Has Marine Le Pen given Emmanuel Macron the ‘kiss of death’?

President Macron and Marine Le Pen
Image caption,President Macron beat Marine Le Pen in the 2022 presidential election

French President Emmanuel Macron may have won a law on immigration, but has he lost his soul?

The accusation is being made at after a dramatic day in French politics which saw the presidential party given what one newspaper called the “kiss of death” by Marine Le Pen’s hard right.

Unable to steer its original version of the immigration reform through parliament, the government had to accept a number of tougher changes forced on it by the mainstream right.

It was that or admit to legislative incapacity on an issue that French voters all say is close to their hearts.

Swallowing the harder-line version of the immigration law was bad enough for many in President Macron’s centrist Renaissance party and its allies.

What became unendurable was the coup pulled by Ms Le Pen as the vote in the National Assembly approached on Tuesday afternoon.

Out of the blue she announced that the toughened-up version of the law was now, thanks, she said, to the pressure of her 88 deputies, quite satisfactory.

More than that, she claimed it was an “ideological victory” because for the first time an immigration law would recognise the principle of “national preference” – long a cherished goal of her National Rally party.

She can say this because in some important ways the amended law breaks new ground.

For example, it makes the payment of several benefits conditional on a foreigner living in France for up to five years; it slightly dilutes the automatic right to citizenship for all people born in France; and it creates a responsibility for parliament to set annual quotas for immigration.

Ms Le Pen told her MPs to vote for the new text containing the tougher measures. That was her “kiss of death” to President Macron.

Now this may sound perfectly banal to people unversed in French politics. After all, the law was not drawn up by her – but by President Macron’s centre and the right-wing Republicans cooperating together. If she chooses to support it, that’s her prerogative. But the good or bad of a bill is good or bad independent of what the hard-right says about it.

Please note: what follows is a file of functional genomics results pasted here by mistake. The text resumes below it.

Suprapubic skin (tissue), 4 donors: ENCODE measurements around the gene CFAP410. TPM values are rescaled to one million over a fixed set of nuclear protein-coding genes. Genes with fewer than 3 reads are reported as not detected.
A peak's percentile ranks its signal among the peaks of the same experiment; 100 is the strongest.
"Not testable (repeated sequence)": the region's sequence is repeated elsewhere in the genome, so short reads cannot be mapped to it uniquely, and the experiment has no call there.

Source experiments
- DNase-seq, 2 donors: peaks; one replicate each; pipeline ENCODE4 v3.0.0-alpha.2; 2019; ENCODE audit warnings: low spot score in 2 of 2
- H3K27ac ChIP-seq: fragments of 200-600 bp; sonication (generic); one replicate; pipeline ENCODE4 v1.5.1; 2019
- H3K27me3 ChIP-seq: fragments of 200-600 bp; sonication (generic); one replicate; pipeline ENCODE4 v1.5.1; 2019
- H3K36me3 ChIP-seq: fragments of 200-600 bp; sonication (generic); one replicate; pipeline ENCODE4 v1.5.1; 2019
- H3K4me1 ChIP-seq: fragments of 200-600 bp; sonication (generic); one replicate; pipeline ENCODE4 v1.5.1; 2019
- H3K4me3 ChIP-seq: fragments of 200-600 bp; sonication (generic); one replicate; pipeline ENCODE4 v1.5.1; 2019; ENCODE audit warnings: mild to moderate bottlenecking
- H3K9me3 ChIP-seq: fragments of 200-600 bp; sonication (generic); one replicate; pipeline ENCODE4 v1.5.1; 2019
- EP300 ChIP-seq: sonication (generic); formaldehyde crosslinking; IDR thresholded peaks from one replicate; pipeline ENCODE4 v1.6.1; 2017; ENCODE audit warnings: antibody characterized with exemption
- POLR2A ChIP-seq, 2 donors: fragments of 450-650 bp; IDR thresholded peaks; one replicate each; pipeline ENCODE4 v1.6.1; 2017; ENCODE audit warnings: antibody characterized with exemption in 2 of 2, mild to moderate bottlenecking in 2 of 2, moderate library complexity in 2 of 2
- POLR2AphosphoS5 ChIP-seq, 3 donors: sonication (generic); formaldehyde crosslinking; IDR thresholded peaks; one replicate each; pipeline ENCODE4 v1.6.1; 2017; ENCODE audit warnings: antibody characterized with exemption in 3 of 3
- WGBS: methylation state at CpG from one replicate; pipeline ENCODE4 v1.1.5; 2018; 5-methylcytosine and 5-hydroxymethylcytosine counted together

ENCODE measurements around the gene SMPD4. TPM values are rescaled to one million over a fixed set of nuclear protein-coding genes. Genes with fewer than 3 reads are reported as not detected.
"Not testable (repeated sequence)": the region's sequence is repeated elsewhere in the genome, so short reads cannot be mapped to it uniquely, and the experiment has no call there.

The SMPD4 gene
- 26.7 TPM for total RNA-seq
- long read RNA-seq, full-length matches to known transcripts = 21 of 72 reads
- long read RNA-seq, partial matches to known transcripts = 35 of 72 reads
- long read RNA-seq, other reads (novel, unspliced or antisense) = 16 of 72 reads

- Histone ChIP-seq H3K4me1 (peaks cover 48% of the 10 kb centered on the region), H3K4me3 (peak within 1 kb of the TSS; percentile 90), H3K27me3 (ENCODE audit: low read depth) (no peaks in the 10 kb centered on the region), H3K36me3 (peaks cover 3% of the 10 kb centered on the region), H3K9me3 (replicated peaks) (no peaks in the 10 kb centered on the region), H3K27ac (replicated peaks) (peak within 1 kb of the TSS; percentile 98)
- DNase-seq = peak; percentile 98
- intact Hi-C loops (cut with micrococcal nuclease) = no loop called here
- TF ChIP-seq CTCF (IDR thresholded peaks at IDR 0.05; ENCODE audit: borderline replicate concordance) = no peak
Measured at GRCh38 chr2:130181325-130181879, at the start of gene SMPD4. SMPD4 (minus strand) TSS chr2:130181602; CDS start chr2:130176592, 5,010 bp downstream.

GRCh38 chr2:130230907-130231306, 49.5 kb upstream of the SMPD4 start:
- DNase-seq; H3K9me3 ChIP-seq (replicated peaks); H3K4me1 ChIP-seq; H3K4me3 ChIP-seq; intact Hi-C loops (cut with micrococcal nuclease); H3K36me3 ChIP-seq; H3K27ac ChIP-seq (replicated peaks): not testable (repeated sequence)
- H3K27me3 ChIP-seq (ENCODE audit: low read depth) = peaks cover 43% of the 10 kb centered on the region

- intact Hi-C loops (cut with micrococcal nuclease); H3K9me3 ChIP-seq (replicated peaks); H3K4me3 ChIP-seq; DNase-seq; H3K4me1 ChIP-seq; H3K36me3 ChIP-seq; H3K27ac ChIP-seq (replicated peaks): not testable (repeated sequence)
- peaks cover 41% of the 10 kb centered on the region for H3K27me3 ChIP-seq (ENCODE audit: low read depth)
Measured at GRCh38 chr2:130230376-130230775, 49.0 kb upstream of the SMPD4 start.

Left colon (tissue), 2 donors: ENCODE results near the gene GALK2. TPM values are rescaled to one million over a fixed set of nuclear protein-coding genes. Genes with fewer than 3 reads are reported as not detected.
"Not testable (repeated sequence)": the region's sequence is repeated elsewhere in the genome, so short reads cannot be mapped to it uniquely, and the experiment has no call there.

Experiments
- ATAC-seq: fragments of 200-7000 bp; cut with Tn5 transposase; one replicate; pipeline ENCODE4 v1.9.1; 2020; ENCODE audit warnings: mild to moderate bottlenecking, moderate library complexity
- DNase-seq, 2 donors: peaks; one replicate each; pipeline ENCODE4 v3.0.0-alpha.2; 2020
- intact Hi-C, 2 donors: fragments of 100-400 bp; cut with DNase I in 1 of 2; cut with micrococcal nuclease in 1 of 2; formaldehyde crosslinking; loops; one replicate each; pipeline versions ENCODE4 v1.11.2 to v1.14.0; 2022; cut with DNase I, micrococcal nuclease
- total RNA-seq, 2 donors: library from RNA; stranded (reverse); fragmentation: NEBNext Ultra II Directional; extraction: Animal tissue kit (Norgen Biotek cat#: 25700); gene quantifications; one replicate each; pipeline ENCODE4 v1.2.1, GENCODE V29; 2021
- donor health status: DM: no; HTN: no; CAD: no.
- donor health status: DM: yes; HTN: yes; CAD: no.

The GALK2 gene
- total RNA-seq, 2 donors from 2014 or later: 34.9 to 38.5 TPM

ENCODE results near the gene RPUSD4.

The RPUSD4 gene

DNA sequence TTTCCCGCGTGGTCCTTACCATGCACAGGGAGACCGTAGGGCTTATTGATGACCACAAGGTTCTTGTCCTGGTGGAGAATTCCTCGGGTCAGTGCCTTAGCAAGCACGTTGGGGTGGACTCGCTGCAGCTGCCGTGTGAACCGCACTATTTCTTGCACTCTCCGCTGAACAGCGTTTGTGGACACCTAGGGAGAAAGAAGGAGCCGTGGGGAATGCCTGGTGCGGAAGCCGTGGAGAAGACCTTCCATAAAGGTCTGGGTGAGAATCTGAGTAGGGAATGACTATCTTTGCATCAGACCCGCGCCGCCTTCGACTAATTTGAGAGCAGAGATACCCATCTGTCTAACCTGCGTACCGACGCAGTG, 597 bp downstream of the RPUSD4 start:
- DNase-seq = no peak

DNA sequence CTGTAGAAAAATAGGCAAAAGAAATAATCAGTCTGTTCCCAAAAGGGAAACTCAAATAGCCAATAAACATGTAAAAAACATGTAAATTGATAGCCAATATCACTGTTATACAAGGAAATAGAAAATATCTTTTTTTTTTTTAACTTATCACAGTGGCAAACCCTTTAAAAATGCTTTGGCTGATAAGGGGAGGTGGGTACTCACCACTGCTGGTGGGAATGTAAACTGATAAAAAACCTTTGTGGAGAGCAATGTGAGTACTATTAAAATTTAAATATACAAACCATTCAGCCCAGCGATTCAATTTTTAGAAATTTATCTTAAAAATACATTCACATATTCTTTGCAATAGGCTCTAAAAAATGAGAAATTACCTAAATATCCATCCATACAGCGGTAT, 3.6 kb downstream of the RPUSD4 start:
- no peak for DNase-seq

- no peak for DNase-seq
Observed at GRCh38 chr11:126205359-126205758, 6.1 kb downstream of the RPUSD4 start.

But that is to underestimate the symbolic vehemence of the Le Pen name, and the associations it conjures up in the minds of its enemies.

To pass a law relying on far-right votes was an embarrassment that Macronite MPs found excruciating, and a day on they are still squirming.

A quarter of deputies from Renaissance and its allies refused to vote for the bill because they could not bear the accusation that they were doing the hard-right’s bidding. One minister resigned. Prime Minister Elisabeth Borne – who was originally a Socialist – is putting on a brave face but is obviously deeply troubled.

The left and hard left are having a field day. Manon Aubry of France Unbowed called the law the “most xenophobic in French history” and the Greens’ Yannick Jadot said it marked the arrival of “Trumpism” in France.

They know they have President Macron and his party pinned against the wall, forced to admit that its only hope of passing legislation is by forming an unholy alliance with the right, in all its manifestations.

What has happened sounds the death-knell of https://beritaberitaterbaru.com President Macron’s “at-the-same-time” political creed. He thought he had invented a new style of politics in which – thanks to his brilliance and charm – he could pick and choose from both sides of politics.

It worked for a bit but now it has stopped. His original sin was failing to win a working majority in parliament last year. Now, to get something done, he has had to choose a side.

And that side is the right.

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